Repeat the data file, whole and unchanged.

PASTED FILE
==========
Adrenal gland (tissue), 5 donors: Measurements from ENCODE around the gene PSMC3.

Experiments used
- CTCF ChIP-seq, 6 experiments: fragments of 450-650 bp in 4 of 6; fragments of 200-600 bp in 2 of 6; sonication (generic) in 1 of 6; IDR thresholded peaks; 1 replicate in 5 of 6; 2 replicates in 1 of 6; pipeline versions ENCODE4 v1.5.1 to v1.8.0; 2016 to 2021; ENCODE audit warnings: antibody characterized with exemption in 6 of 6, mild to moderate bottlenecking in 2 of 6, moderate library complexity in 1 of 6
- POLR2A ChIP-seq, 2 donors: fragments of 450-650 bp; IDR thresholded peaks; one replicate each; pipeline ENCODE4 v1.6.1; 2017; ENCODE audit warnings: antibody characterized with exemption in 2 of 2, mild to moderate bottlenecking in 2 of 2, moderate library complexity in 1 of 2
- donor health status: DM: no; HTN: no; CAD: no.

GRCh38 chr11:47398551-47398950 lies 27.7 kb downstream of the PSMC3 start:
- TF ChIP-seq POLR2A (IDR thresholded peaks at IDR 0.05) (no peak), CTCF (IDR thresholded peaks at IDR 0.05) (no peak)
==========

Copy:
Adrenal gland (tissue), 5 donors: Measurements from ENCODE around the gene PSMC3.

Experiments used
- CTCF ChIP-seq, 6 experiments: fragments of 450-650 bp in 4 of 6; fragments of 200-600 bp in 2 of 6; sonication (generic) in 1 of 6; IDR thresholded peaks; 1 replicate in 5 of 6; 2 replicates in 1 of 6; pipeline versions ENCODE4 v1.5.1 to v1.8.0; 2016 to 2021; ENCODE audit warnings: antibody characterized with exemption in 6 of 6, mild to moderate bottlenecking in 2 of 6, moderate library complexity in 1 of 6
- POLR2A ChIP-seq, 2 donors: fragments of 450-650 bp; IDR thresholded peaks; one replicate each; pipeline ENCODE4 v1.6.1; 2017; ENCODE audit warnings: antibody characterized with exemption in 2 of 2, mild to moderate bottlenecking in 2 of 2, moderate library complexity in 1 of 2
- donor health status: DM: no; HTN: no; CAD: no.

GRCh38 chr11:47398551-47398950 lies 27.7 kb downstream of the PSMC3 start:
- TF ChIP-seq POLR2A (IDR thresholded peaks at IDR 0.05) (no peak), CTCF (IDR thresholded peaks at IDR 0.05) (no peak)